Game: The Tenants
Genre: Indie, Simulation, Casual
System: Steam (Windows)
Developers | Publishers: Ancient Forge Studios | Frozen District
Controller Support: No, Keyboard & Mouse
Price: US $19.99 | UK £15.59 | EU € 16,79
Release Date: EA March 25th, 2021, Full Release October 22nd, 2022
Review code used, with many thanks to Terminals.io
The simulation game, The Tenants, was released last year on early access. Now the game is leaving early access and has entered wide release with a new update to version 1.0. Let’s see what it is about!
Be a Landlord
In The Tenants, you play as an interior designer, a real estate agent, a landlord, and an exterminator, all rolled into one. You have a mighty task in your hands of restoring and furnishing apartments. You’ll also take care of tenants’ worries and complaints and kick them out when they don’t pay their rent on time.
At first, you don’t own any apartments. But with your Uncle’s help, a skilled handyman and an in-depth tutorial that takes you through the finer aspects of the job, you’ll soon own your first property. A handy mobile phone will help keep you on top of all the game-related jobs.
At its core, The Tenants is a management game; it reminds me of a mix between The Sims and Tycoon games. As a result, the screen can often get filled up with a variety of charts and screens and messages, and it can take some getting used to.
The comparison to the Sims comes from the design and decorating features in the game, whereas managing the rent payments and budget is the tycoon aspect of The Tenants.
Where The Tenants sets itself apart in the financial side of the gameplay, the game’s concept is about as simple as it gets. You play the game to earn capital and invest in more properties to climb the landlord’s social ladder. However, as with real-life financials, it is hardly ever that simple.
You’ll start your career with the goal of saving up to fix an old apartment by doing renovation jobs for other city dwellers. In addition, re-decorating a room allows you to earn experience and open up more furniture, wallpaper and flooring to use in your designs.
You are also tasked with cleaning up a house or room. Your Uncle will lend a hand to clean up any rubbish left behind in the apartment, and you have the choice to restore or repurpose any furniture. The repurposed furniture can then be used again in the room or kept for later.
Clients have Needs
Typically, a client has a list of needs and wants for their new home; you must choose the category of furniture they like the most. To get the best score and bonus payout, you will want to stick as closely to their preferences as possible.
Once you have added electrical outlets, water fixtures and heating vents to the room and finished your design, it’s time to rent the apartment. Listing an apartment, you host an open house and screen any tenants that show interest in the place before negotiating their lease. I liked this part of the game; haggling to get the best rent price is fun.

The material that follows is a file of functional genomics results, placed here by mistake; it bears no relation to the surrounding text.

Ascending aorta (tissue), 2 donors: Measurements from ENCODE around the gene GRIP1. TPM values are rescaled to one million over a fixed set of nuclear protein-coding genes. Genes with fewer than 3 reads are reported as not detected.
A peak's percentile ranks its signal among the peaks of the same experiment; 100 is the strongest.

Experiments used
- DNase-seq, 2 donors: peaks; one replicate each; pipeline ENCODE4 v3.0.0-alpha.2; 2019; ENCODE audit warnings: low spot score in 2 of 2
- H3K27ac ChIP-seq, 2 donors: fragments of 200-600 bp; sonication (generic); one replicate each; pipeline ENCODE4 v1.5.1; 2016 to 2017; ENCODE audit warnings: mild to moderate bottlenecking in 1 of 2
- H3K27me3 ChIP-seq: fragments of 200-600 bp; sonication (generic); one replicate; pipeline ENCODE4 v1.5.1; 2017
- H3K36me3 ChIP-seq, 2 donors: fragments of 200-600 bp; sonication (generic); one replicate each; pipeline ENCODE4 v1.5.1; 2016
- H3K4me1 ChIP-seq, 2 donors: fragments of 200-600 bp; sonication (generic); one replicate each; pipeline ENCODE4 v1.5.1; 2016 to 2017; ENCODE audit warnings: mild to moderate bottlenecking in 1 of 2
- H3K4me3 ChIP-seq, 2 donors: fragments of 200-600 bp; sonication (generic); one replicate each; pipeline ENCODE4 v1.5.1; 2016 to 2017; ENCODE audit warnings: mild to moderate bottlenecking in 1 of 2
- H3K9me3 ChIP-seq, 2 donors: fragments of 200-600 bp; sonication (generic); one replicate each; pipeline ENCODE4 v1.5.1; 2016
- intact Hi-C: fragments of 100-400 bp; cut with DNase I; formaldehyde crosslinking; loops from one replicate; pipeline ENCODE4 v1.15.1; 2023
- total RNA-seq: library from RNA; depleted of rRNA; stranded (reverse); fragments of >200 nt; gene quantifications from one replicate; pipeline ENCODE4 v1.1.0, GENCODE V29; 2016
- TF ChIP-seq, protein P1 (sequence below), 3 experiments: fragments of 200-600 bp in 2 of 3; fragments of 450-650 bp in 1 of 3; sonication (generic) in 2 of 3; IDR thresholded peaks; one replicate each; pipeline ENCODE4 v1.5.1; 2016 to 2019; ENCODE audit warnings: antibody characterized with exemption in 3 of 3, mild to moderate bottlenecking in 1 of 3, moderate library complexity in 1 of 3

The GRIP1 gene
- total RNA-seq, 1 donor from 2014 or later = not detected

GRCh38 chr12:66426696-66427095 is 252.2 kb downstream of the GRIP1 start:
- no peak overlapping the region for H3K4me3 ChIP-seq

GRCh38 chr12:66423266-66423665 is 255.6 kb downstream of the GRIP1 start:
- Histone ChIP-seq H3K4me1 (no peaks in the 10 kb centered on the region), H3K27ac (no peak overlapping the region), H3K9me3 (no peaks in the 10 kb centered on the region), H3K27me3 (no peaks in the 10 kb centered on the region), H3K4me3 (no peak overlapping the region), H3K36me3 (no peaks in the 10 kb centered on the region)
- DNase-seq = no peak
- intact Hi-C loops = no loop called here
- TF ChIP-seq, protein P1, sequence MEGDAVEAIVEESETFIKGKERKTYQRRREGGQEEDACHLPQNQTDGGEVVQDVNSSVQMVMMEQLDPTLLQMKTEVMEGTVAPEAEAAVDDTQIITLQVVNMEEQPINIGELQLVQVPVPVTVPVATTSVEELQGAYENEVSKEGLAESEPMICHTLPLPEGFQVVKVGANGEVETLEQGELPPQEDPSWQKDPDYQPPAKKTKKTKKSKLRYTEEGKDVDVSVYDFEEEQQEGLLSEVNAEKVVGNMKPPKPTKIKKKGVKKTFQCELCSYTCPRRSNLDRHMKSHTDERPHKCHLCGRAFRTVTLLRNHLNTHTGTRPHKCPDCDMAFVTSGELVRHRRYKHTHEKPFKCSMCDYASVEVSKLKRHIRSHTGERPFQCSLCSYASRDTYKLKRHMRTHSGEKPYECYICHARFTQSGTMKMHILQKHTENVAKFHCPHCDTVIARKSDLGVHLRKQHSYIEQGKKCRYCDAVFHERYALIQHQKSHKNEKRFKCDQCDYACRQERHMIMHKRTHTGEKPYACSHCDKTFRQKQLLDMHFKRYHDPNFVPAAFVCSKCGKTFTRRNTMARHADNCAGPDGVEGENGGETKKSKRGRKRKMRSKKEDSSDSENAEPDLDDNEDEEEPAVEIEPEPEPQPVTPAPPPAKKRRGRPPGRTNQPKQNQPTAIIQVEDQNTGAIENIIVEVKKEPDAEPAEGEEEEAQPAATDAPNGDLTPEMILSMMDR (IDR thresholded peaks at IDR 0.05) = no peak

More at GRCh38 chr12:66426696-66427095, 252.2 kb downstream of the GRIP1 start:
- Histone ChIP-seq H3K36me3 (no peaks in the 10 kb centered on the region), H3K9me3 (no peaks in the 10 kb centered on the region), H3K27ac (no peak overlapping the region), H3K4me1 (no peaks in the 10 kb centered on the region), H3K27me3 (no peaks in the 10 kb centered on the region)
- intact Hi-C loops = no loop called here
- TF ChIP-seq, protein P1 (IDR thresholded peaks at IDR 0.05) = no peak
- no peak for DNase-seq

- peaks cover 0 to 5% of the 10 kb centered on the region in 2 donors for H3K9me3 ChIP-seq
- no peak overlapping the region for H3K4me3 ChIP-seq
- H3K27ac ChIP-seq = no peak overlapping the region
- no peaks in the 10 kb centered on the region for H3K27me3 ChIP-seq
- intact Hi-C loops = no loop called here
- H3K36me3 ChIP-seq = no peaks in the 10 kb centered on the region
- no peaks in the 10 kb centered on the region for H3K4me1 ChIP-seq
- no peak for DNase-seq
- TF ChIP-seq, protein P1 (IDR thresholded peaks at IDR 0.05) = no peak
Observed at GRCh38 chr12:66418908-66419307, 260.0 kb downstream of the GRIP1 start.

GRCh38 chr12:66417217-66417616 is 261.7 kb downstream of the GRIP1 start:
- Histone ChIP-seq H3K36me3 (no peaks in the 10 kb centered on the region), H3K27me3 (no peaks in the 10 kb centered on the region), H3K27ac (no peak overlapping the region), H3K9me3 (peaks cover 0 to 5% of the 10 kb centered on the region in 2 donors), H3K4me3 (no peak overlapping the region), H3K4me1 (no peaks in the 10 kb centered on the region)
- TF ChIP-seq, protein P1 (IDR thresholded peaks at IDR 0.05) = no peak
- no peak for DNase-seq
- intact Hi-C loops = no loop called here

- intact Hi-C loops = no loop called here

Your tenants don’t always have an easy life once they move into their new abode; you will be called to take care of a few emergencies in their homes. For example, you will have to deal with insect and rodent infestations, faulty appliances and burst pipes to natural disasters like earthquakes.
The interface can be pretty cluttered, but once you get used to it, the game is intuitive; I’ve already lost plenty of hours playing it. There’s a mass of items, furniture, flooring, and wallpaper to choose from, and as you progress through the game, you’ll unlock more. But note that there isn’t complete freedom to do as you wish with a property, as you still need to rent it out to potential tenants.
The Tenants looks well on my laptop with its NPCs in blocky visuals and its bright and colourful. The music isn’t that great, but that’s subjective to taste.
Unfortunately, there is a long loading time from the initial start screen to when you get to play the game. It took over three minutes to load, which is much longer than, for example, Cities: Skylines with 500 assets and a bunch of mods takes far less time to load. I had plenty of time to go and make a coffee while the game loaded up before I could play it.
The devs have more plans for the game after its release into the wild, with plans to possibly add DLC and Steam Workshop mod implementation. It’s good to see the developers have plans to keep updating the game instead of abandoning it like some do.
The Tenants will scratch that itch for gamers who like the casual pace of management sim. There is plenty to do in the game to keep you busy for hours. But, hopefully, in between other updates, the devs will pay attention to the long loading times and implement an improvement.
Final Verdict: I Like it a Lot